1. Govt completely rewriting civil aviation policy: Official

Govt completely rewriting civil aviation policy: Official

After being in the works for a long time, the government is "completely rewriting" the civil aviation policy to address concerns of the stakeholders.

By: | New Delhi | Published: July 14, 2015 9:20 PM

After being in the works for a long time, the government is “completely rewriting” the civil aviation policy to address concerns of the stakeholders.

The issue of easing norms for international operations by new domestic airlines would also be part of the policy, a senior official said.

While assuring that the new policy was in advanced stages, Civil Aviation Ministry today said the revised draft would soon be put up to invite comments from public and other stakeholders.

“We are completely rewriting the draft aviation policy… “We are working on a sensible policy,” Secretary Civil Aviation, R N Choubey said.

The policy, he said, would look at certain major areas like reducing cost of acquisition of aircraft and at airports.

The Ministry is also looking at the possible scrapping of 5/20 norms — whereby only those domestic carriers that have been operating for five years and have at least 20 aircraft are allowed to fly overseas.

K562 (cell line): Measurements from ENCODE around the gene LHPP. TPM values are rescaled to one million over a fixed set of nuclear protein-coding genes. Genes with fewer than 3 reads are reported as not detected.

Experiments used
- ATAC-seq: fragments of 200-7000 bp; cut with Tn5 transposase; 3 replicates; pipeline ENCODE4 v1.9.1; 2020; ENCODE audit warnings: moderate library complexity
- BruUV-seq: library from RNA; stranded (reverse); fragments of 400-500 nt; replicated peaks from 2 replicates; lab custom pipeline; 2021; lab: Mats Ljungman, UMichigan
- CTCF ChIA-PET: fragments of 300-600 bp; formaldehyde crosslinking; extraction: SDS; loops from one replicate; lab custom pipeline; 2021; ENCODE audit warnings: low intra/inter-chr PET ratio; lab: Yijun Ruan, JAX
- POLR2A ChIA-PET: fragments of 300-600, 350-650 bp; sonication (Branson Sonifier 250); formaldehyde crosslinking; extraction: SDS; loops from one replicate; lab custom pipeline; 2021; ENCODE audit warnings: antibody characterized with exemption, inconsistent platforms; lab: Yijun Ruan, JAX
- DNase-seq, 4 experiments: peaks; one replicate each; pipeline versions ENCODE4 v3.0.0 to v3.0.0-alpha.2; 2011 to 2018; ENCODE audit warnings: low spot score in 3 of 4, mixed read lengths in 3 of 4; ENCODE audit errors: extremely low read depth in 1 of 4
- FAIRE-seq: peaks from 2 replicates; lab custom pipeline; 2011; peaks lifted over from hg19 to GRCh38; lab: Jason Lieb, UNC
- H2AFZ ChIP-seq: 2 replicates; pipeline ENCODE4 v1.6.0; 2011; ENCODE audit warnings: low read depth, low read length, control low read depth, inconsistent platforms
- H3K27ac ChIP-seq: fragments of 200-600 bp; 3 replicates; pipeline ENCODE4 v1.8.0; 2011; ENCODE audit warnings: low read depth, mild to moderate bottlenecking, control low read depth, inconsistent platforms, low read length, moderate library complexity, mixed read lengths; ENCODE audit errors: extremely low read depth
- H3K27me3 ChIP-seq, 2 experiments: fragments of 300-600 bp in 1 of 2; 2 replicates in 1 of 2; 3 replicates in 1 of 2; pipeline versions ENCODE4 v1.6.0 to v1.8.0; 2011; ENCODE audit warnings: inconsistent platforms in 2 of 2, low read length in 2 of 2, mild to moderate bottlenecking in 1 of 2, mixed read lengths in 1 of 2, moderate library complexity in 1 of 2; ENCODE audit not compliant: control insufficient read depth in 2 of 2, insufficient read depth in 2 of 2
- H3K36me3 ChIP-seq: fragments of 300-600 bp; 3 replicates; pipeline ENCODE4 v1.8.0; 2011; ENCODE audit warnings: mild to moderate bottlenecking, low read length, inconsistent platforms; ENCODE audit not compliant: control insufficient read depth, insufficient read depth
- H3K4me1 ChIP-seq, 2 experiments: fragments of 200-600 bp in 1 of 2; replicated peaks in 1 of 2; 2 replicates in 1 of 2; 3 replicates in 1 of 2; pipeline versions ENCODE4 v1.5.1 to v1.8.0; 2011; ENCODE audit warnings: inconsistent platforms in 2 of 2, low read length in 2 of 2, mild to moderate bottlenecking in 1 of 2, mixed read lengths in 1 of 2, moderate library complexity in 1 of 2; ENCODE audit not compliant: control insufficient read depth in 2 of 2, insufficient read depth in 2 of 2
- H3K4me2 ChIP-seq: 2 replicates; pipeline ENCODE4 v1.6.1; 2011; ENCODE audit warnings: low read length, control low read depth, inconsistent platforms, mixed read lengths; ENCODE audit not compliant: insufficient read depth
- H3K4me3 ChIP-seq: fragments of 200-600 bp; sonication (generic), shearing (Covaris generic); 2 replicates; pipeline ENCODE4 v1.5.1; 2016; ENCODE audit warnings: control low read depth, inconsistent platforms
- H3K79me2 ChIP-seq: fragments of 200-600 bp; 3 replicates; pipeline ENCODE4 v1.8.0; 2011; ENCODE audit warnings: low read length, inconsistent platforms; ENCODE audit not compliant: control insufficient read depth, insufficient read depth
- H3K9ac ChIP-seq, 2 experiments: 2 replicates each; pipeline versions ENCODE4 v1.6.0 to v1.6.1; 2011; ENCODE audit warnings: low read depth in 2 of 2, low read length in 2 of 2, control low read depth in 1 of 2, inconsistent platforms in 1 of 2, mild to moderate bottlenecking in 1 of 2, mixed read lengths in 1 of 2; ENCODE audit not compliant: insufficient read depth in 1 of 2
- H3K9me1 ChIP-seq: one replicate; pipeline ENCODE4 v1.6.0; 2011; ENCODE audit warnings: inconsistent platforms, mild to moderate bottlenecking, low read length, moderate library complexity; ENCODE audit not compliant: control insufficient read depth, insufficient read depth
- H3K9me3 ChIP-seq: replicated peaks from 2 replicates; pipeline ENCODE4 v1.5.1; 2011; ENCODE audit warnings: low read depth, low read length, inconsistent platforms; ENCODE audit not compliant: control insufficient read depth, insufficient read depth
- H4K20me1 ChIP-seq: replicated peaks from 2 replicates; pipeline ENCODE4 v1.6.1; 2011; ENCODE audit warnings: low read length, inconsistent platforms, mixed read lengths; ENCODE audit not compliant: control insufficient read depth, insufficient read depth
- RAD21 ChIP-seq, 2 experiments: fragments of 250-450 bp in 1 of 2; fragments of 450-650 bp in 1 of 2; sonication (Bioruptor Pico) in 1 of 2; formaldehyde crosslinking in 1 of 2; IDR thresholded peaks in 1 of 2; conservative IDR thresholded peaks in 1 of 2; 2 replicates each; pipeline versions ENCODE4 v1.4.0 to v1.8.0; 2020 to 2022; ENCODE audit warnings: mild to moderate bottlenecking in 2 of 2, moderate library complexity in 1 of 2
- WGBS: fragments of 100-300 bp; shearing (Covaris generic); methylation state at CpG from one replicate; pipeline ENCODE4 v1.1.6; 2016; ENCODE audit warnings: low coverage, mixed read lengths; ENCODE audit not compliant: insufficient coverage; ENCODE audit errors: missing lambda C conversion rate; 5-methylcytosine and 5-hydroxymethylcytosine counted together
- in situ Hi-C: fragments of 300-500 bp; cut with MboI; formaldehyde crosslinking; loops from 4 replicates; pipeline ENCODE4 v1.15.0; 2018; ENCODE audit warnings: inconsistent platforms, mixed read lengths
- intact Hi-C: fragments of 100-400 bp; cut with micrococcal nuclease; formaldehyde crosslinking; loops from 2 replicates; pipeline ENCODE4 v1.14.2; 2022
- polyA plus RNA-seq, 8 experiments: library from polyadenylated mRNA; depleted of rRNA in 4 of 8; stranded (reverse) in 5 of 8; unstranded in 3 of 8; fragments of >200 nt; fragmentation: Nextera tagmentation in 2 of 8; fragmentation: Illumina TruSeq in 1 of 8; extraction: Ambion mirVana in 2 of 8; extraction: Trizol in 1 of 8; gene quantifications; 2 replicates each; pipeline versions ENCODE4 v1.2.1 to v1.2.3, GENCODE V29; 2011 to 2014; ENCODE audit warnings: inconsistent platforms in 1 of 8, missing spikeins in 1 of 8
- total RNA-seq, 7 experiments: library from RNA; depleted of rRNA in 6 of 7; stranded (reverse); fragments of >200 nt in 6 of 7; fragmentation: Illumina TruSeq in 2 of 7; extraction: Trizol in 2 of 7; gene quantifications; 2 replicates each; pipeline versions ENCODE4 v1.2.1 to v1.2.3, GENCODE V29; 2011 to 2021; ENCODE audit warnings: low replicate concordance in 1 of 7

Besides, the Ministry was working with states to bring down taxes on ATF (Aviation Turbine Fuel), which is about 40-50 per cent of an airline’s operating cost.

“We are working to see that all states can bring down the rate of VAT to four per cent on ATF… moderate fuel prices are a key component to making the industry competitive,” Choubey noted.

Civil Aviation Minister Ashok Gajapathi Raju said the policy would be finalised shortly.

Raju and Choubey were speaking at a conference organised by industry body CII in partnership with the Ministry and IATA.

G Asok Kumar, a Joint Secretary at the Ministry, said thrust areas in the new policy would include setting up of low cost airports.

According to him, the country needs about 200 to 300 airports. At present, there were around 93 operational ones and scheduled carriers were operating to a little over 70 airports, he added.

Terming the erstwhile UPA government’s aviation policy as “opaque,” the government had brought out a fresh draft last November, recommending listing of state-run Airports Authority of India (AAI) and chopper firm Pawan Hans on stock exchanges and steps to beef up Air India’s operations, hinting at its stake sale too.

Alongside, it has also put in process tweaking of 5/20 norms to provide a level-playing field. Since then, the government had been going back and forth on both the issues.

It had earlier planned to implement the proposed new aviation policy from January this year but had to defer it as it could not evolve a consensus among the stakeholders on the issue.

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